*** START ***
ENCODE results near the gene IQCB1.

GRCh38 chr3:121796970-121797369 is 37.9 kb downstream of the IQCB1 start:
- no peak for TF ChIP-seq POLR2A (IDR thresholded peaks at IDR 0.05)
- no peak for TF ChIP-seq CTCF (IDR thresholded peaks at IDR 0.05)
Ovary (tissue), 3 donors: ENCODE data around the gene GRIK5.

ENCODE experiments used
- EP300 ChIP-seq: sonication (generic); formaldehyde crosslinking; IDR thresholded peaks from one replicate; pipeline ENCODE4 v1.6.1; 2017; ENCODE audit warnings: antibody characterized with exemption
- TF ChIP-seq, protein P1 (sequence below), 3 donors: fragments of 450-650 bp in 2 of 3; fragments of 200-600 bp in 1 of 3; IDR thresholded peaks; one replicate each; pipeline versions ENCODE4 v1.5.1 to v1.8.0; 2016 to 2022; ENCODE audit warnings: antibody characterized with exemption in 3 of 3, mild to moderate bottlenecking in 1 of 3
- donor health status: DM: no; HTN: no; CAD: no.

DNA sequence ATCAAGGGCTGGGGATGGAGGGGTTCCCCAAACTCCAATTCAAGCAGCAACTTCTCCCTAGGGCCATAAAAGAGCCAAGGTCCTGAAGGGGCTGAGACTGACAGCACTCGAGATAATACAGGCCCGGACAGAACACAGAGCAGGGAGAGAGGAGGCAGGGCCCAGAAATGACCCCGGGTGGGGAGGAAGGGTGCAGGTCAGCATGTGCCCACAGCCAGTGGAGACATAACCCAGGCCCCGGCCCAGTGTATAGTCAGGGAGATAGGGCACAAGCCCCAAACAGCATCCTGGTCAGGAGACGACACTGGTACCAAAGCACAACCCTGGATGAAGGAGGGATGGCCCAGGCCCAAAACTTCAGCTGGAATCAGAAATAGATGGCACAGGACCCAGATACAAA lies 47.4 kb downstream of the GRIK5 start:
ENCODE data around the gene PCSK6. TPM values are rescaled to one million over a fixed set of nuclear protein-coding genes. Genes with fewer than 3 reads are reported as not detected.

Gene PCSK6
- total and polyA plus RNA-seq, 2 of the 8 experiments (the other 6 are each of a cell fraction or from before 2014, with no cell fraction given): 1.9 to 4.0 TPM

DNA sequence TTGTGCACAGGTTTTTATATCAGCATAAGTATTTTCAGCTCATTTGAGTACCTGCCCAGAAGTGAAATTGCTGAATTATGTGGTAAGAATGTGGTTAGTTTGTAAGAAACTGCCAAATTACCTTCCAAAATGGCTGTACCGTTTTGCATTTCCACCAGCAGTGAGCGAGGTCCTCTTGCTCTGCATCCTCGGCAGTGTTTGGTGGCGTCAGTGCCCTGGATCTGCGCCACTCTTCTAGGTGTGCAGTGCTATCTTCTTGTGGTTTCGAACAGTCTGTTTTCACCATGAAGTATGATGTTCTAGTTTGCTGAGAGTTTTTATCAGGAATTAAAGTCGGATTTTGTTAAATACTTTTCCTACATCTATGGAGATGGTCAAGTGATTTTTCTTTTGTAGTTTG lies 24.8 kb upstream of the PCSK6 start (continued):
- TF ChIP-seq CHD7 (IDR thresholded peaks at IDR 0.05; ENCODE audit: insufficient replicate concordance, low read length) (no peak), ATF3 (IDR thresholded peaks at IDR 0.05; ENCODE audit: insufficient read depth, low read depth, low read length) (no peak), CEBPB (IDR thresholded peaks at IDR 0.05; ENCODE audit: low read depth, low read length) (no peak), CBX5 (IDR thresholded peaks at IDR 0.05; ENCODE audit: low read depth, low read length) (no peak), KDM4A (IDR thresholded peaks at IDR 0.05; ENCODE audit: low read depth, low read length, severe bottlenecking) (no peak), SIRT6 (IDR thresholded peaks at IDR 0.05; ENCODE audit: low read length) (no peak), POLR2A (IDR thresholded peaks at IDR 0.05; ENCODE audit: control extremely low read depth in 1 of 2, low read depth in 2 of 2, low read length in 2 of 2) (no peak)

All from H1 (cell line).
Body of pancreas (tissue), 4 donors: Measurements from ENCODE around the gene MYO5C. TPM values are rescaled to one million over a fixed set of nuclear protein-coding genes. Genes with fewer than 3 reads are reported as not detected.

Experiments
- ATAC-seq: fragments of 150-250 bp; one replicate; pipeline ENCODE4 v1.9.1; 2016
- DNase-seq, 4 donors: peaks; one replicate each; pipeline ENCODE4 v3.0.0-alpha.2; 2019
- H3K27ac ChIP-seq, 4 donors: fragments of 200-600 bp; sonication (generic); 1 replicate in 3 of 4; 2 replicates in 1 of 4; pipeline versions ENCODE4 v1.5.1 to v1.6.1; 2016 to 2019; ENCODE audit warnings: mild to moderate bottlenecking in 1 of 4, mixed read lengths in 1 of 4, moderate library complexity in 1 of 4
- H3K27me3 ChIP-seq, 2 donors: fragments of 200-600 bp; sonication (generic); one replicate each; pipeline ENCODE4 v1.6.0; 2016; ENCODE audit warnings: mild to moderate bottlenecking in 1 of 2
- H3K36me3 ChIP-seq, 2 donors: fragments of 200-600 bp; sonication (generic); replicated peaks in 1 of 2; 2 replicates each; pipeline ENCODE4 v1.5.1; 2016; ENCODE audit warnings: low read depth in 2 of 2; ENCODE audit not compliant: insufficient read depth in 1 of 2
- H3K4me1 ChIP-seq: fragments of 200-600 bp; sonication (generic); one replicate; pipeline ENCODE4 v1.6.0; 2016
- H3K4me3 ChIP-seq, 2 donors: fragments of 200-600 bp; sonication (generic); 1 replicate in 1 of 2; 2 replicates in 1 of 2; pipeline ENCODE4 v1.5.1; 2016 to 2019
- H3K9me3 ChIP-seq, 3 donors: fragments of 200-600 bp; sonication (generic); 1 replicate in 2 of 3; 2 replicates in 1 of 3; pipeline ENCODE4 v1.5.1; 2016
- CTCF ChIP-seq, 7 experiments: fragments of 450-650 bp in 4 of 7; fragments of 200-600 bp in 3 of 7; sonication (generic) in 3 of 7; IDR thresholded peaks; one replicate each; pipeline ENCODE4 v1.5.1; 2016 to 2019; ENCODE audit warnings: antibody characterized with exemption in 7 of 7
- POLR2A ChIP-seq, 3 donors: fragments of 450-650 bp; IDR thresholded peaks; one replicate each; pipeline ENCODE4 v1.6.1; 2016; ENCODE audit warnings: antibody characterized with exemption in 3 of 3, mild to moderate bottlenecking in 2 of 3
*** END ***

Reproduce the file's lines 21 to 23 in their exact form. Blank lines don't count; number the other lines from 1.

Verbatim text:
- H3K27ac ChIP-seq, 4 donors: fragments of 200-600 bp; sonication (generic); 1 replicate in 3 of 4; 2 replicates in 1 of 4; pipeline versions ENCODE4 v1.5.1 to v1.6.1; 2016 to 2019; ENCODE audit warnings: mild to moderate bottlenecking in 1 of 4, mixed read lengths in 1 of 4, moderate library complexity in 1 of 4
- H3K27me3 ChIP-seq, 2 donors: fragments of 200-600 bp; sonication (generic); one replicate each; pipeline ENCODE4 v1.6.0; 2016; ENCODE audit warnings: mild to moderate bottlenecking in 1 of 2
- H3K36me3 ChIP-seq, 2 donors: fragments of 200-600 bp; sonication (generic); replicated peaks in 1 of 2; 2 replicates each; pipeline ENCODE4 v1.5.1; 2016; ENCODE audit warnings: low read depth in 2 of 2; ENCODE audit not compliant: insufficient read depth in 1 of 2